Due to the delicate nature of their bodies, children are susceptible of getting critically ill in just a matter of seconds. This is where the skill and expertise of the medical air transport paramedic will make a huge difference. Be aware of the following risk factors of errors in pediatric treatment so you can provide better quality of care:
- Insufficient training regarding pediatric patients
- Infrequent hands-on experience dealing with pediatric patients
- High stress levels compelling providers to scoop and run instead of staying and treating pediatric patients
- Lack of appropriate equipment to care for and/or transport children in an air ambulance
Basics in Pediatric Treatment for Medical Air Transport Paramedics
In addition to the above risk factors, be aware of the following basic tips that will help you provide better care to pediatric patients:
- Thoroughly assess pediatric patients to identify less-obvious medical conditions
- Cross check everything before administering medications
- Instead of relying on memory, contact medical control in case you have any queries
- Coordinate with administrators regarding any system flaws or setbacks so as to improve on pediatric patient care
It’ll be important to stay calm and composed no matter how stressed you may feel in the beginning. If you panic, there’s a high risk of making mistakes in patient assessment and medicine administration.
When you’re working as an air ambulance paramedic or doctor, many of the cases you’ll be responding to will include trauma. In assessing trauma patients, it’s important that you thoroughly understand the trauma’s mechanisms and how those mechanisms can affect different body functions and organs. This is especially crucial when you’re working with pediatric patients who need medical air transport.
Pediatric Trauma Patient Assessment Tips in Medical Air Transport
Take a look at some of these tips and make the most of them when you have to care for a kid who has undergone physical trauma:
These basic tips should be able to guide you in the assessment of pediatric trauma patients, which can result in successful patient hand-offs. Look out for the next post to find out more tips on pediatric trauma patient assessment.
As an air ambulance paramedic, your job is to improve the outcome for different medical conditions and injuries. So when it comes to stroke patients, you would be faced with a time-sensitive issue that needs to be addressed as quickly as possible. You will need to transport the patient immediately to a facility that is equipped with a CT scanner and other equipment for stroke care. However, you can also make some effort to provide pre-hospital care during the medical flight to further improve the outcome.
Pre-Hospital Stroke Care for Medical Flight Paramedics
When it comes to stroke care, the goal is to help the brain cells survive. So your responsibility involves attending to the ups and downs that may occur during homeostasis. You can prevent serious issues through the medical flight by caring for the issues listed below:
- Hypothermia – Although this may be beneficial for treatment in the future, you need to focus on maintaining normal body temperature for now. Try to prevent hyperthermia by removing any excess clothing and regulating the temperature in the aircraft. You should also prevent shivering, as this can increase body temperature.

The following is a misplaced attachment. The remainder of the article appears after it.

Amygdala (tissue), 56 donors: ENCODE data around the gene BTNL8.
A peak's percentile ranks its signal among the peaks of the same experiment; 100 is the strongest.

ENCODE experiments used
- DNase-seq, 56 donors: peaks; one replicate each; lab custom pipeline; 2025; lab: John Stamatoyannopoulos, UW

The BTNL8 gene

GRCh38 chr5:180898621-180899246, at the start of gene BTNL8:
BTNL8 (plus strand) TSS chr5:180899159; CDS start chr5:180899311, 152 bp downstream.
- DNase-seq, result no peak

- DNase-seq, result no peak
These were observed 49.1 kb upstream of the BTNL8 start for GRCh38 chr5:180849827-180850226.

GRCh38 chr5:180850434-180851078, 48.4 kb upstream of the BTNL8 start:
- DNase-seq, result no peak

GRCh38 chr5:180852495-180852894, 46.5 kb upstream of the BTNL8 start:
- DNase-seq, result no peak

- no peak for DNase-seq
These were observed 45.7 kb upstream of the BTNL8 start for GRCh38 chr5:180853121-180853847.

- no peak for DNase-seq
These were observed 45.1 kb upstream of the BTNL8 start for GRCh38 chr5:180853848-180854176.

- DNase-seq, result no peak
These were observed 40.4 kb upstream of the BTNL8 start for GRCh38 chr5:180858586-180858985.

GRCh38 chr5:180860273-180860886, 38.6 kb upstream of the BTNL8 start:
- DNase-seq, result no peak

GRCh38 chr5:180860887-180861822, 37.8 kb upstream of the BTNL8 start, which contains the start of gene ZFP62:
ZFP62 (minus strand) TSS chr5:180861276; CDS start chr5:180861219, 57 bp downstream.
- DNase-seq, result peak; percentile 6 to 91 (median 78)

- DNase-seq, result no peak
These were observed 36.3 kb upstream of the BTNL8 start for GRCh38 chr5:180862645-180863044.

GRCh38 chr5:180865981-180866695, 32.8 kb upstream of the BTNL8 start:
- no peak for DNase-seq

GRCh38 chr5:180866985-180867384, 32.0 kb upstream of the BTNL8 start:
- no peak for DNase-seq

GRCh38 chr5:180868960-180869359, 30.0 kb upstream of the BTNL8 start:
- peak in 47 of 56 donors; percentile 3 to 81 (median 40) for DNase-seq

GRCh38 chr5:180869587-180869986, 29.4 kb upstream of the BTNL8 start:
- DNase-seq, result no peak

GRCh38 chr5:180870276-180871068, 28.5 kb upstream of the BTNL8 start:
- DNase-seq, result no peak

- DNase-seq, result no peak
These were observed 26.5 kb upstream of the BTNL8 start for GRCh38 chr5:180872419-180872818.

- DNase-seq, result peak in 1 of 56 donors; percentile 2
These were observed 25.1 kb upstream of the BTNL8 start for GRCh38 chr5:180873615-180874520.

- Hypoxia – This decreases the oxygen supply to the brain cells, which calls for supplemental oxygen to ensure normal oxygen saturation.
- Hypoglycemia – This withholds the primary energy source for the brain cells, meaning you will need to replenish the glucose supply without causing hyperglycemia.
- Hypotension – This needs to be controlled through fluid resuscitation so as to ensure that the brain cells get enough oxygen and nutrients for survival. If the patient has normal blood pressure, use a saline lock to make sure it remains that way. In case of hypertension, you will need to follow directions given by the in-flight doctor.
You transport a patient to a hospital but after you leave, the hospital staff is left with vague information about the patient’s medical history and medications as well as allergies and assessment details. So the staff has to track you down to find out more information, resulting in a lot of wasted time and resources. The end result is a delay in providing emergency care in a potentially critical situation despite a quick medial flight. This makes it crucial to successfully carry out your patient hand-offs with all the vital information.
Come up with a Standard Procedure to Compile Hand-Off Report
The patient hand-off period should be considered as the point of contact between providers, where they share crucial information about the patient. Although there may be several differences in the setting and circumstances surrounding this contact point, you can still ensure to standardize how the information is shared.
Medical flight crews and ground ambulance crews alike can make use of the SBAR approach developed by TeamSTEPPS. This approach provides you with a framework to effectively communicate with other medical care providers. It involves providing information about:
- Situation – Let them know exactly what’s going on with the patient
- Background – Let them know about the clinical background and/or context
- Assessment – Let them know about the details of the assessment you have carried out and what you think is the problem based on those reports
- Recommendation – Let them know what you recommend should be the next step in medical care for the patient
Importance of Standardizing Report Procedure for Medical Flight Crews
Having a set framework to compile and communicate your hand-off report helps other medical teams in providing quick and efficient care without wasting much time. They can see to it that the patient gets the right kind of care they need when they need it.